One of the first places adults will want to visit is the Gothic Quarter, which is the center of the old city of Barcelona. Many buildings in this area data back to medieval times, some constructed during the Roman settlement period. Particularly remarkable is the Sagrada Familia Church, under construction since 1882 with completion not planned until 2026. Kids will not last long on this sightseeing tour, so take them to the Barcelona Aquarium at Port Vell to get their fill of aquatic life. Special programs are designed for children of all ages.

Those who are staying at the Triunfo Hotel have the Barcelona Zoo across the street in the Parc de la Ciutadella. A wide array of animals is on display and the zoo features a picnic area, restaurant, ponies, a mini-train, and electric cars. By purchasing a Barcelona card, travelers receive free unlimited transportation on the Barcelona transport network and discounted admission to attractions like the zoo. Tourists prepay for attraction tickets and use this card to gain admission so they do not need to carry cash.

Most kids love amusement parks and Barcelona has several nearby. Tibidabo is one of the three oldest European amusement parks and it is located atop Tibidabo Mountain, providing breathtaking views of the city. Water parks are another kid favorite so the three swimming pools and more than 20 water slides at Illa Fantasia should not disappoint. This is one of the largest water parks in Europe and is just 30 minutes from city center via train. Families can dine at one of several park restaurants or bring their own food and sit at one of the 800 picnic tables in the park. They can even pick up their lunch at the supermarket next door and barbecue at this facility.

Four beautiful beaches are located within ten minutes of Barcelona, with Barcelonata being the closest. This beach can get very crowded, so get there early. For a bit more space, head to Icaria or travel 30 minutes via train to Sitges Beach. When on an adult-only vacation, explore the wild side by heading to Mar Bella, the unofficial nudist beach near the city. If the kids are too rambunctious to sit on the beach, how about a sailing adventure? Adults and children can take a sailing course together that will have them navigating the high seas in no time. Lesson costs start at 31 euros for guests ages 15 and older and 17 euros for children ages seven to 14.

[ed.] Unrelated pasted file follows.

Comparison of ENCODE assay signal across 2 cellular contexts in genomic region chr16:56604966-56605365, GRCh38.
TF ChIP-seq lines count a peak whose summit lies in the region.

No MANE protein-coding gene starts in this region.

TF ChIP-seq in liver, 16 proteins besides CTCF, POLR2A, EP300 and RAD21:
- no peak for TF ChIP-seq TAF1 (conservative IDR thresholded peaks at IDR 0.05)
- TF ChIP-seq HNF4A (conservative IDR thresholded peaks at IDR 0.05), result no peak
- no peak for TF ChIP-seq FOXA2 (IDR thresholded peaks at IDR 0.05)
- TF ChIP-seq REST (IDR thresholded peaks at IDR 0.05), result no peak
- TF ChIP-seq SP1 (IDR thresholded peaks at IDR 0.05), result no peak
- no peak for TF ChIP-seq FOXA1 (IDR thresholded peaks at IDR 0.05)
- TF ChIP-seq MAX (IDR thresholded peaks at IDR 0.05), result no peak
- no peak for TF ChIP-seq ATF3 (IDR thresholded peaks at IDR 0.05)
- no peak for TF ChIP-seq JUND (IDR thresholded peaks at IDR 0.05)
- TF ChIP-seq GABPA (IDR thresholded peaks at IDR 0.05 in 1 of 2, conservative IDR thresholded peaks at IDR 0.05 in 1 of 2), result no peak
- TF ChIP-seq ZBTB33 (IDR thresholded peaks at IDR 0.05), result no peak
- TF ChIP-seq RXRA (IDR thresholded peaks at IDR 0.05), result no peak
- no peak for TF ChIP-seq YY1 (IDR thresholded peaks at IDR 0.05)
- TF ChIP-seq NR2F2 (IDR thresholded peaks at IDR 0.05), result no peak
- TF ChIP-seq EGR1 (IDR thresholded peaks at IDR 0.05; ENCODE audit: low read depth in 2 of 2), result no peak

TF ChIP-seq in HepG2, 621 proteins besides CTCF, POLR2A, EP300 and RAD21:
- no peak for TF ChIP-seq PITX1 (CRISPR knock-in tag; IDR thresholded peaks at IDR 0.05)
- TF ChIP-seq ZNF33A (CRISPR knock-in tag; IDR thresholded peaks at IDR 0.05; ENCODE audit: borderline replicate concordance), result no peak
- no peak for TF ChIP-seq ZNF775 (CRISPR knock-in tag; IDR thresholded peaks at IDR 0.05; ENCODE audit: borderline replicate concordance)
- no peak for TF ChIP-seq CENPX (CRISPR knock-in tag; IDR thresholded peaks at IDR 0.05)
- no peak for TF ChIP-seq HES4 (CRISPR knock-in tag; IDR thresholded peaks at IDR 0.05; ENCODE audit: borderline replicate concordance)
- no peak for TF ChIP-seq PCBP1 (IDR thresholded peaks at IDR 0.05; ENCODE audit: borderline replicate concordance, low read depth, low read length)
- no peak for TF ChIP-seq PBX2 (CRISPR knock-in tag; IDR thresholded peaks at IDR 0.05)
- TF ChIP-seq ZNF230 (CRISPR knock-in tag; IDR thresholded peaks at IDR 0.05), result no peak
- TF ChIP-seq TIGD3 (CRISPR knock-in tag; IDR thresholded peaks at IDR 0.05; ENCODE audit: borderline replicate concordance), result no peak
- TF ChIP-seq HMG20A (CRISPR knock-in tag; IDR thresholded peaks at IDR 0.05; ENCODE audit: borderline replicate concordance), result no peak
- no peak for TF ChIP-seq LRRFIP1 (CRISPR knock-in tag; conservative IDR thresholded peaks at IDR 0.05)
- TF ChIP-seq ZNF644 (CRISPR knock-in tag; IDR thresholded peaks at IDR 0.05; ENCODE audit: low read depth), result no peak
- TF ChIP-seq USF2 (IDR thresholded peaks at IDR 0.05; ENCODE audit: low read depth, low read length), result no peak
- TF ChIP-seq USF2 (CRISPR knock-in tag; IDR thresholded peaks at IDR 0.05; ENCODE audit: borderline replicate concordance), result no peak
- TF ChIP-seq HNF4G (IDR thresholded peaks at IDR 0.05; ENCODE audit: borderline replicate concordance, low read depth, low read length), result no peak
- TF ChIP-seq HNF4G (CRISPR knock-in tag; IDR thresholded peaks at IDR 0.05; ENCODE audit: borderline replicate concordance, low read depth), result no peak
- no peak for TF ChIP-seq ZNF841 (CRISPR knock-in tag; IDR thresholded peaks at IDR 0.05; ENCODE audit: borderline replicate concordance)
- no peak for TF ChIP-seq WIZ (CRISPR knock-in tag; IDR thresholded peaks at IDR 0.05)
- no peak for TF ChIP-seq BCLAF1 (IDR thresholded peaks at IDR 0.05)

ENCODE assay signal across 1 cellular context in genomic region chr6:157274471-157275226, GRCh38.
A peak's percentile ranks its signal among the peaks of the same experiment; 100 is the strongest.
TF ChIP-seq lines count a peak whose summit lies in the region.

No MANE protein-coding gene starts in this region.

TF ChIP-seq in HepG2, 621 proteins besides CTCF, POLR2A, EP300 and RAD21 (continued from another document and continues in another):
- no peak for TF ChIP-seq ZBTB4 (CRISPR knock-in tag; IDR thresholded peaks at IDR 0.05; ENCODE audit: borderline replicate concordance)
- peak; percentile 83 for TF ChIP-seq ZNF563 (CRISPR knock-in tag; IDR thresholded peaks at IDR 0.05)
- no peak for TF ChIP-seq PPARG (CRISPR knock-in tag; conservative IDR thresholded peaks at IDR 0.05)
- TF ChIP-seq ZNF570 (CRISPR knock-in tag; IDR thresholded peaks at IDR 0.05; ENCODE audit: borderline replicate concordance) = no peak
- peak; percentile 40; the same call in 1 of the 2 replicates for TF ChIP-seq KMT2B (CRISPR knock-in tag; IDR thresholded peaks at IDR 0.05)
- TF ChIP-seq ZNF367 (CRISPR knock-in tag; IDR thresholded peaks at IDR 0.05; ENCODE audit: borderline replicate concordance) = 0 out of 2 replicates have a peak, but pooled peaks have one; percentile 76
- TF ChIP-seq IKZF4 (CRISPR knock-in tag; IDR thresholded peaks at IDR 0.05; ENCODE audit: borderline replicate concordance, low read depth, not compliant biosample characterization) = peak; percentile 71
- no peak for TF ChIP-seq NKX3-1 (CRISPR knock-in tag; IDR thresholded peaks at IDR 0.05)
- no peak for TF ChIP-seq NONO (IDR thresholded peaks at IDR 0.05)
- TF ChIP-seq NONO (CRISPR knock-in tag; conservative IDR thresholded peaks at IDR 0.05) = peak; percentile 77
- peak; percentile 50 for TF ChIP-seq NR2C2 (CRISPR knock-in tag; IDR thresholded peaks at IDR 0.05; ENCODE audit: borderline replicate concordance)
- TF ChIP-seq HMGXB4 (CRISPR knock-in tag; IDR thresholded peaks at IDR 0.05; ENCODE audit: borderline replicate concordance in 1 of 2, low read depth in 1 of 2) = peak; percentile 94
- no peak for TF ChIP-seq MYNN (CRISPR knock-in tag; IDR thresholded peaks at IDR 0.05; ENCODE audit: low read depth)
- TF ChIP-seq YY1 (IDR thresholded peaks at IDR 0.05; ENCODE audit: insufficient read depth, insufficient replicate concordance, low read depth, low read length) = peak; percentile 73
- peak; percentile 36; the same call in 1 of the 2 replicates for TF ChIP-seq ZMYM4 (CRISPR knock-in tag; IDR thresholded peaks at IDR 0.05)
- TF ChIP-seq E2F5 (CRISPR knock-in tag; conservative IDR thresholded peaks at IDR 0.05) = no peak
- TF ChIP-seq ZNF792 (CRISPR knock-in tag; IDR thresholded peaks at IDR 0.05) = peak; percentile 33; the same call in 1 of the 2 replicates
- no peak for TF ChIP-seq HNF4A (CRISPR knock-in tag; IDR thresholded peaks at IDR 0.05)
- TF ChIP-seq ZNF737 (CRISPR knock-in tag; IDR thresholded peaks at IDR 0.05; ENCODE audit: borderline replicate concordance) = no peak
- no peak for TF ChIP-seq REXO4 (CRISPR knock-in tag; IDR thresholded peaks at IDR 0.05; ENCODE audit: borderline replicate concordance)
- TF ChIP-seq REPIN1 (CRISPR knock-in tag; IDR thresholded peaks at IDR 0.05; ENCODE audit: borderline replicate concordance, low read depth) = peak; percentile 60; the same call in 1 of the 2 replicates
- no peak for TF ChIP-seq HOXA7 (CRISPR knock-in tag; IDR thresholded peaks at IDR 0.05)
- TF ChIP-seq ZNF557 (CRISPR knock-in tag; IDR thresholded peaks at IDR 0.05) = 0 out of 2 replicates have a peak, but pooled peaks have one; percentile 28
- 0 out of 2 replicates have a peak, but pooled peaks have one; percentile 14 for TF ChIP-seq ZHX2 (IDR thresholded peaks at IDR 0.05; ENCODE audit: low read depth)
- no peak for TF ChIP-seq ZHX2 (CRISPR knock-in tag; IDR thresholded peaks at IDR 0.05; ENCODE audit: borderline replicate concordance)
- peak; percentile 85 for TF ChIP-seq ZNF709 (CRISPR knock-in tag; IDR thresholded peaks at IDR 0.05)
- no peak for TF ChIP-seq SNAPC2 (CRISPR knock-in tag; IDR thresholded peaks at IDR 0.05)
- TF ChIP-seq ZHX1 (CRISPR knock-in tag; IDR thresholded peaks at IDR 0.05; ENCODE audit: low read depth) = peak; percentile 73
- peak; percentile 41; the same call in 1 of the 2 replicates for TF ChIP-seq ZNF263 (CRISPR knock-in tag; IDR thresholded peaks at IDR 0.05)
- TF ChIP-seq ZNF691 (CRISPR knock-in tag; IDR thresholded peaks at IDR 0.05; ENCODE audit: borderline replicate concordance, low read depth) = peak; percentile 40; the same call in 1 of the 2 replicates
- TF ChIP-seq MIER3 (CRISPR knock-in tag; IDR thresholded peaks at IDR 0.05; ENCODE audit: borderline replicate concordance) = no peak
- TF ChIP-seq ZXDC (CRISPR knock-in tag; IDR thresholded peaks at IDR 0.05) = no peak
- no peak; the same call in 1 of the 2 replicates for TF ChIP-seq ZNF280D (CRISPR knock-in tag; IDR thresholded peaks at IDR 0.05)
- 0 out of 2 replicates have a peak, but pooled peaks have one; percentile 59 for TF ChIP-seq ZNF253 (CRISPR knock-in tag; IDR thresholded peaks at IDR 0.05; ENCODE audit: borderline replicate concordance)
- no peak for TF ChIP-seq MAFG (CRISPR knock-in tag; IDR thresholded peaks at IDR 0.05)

It is not every day that the family visits a wax museum, so do it when in Barcelona. Museu de Cera is a magical place that pays tribute to some of the most important figures in world history.  Emperors, queens, kings, inventors, sculptors, dancers, and musicians…all are captured in lifelike form using wax. Admission ticket prices are 9 euros for children ages five to 11 and 15 euros for visitors over 11 years old.

Architecture by the famed Antoni Gaudi can be found all around Barcelona. This talented architect even designed the Parc Guell, a beautiful park that features beautiful stone structures and amazing tiling. Kids will love the colorful dragon fountain that guards the entrance. They will also have fun climbing to the terrace at the top and looking out on the city. Adults will appreciate the interesting furniture in the on-site museum and the fact that admission to this large park is free.

detail of tiling at Parc Guell
Detail of tiling at Parc Guell, Photo Credit: Steve R.

When evening rolls around, the family can head to the Magic Fountain of Monjuic for a music and water extravaganza. This fountain has been a performance center since 1929, offering free shows to millions of tourists each year. Check the Magic Fountain Web site for show times because these change with the seasons. Before the show, the family can head to one of the chocolate restaurants for some churros and hot chocolate, a special treat that is particularly comforting during cold weather.

Ok, so we provided you with a bit more than 10 things to do in Barcelona Spain, but they are all well worth considering. Between the food, attractions, architecture, and other things to do and see, the family will be on overload. In between all the excitement, it is important to spend some quality time with each other. Barcelona offers plenty of shopping and dining establishments perfect for family bonding.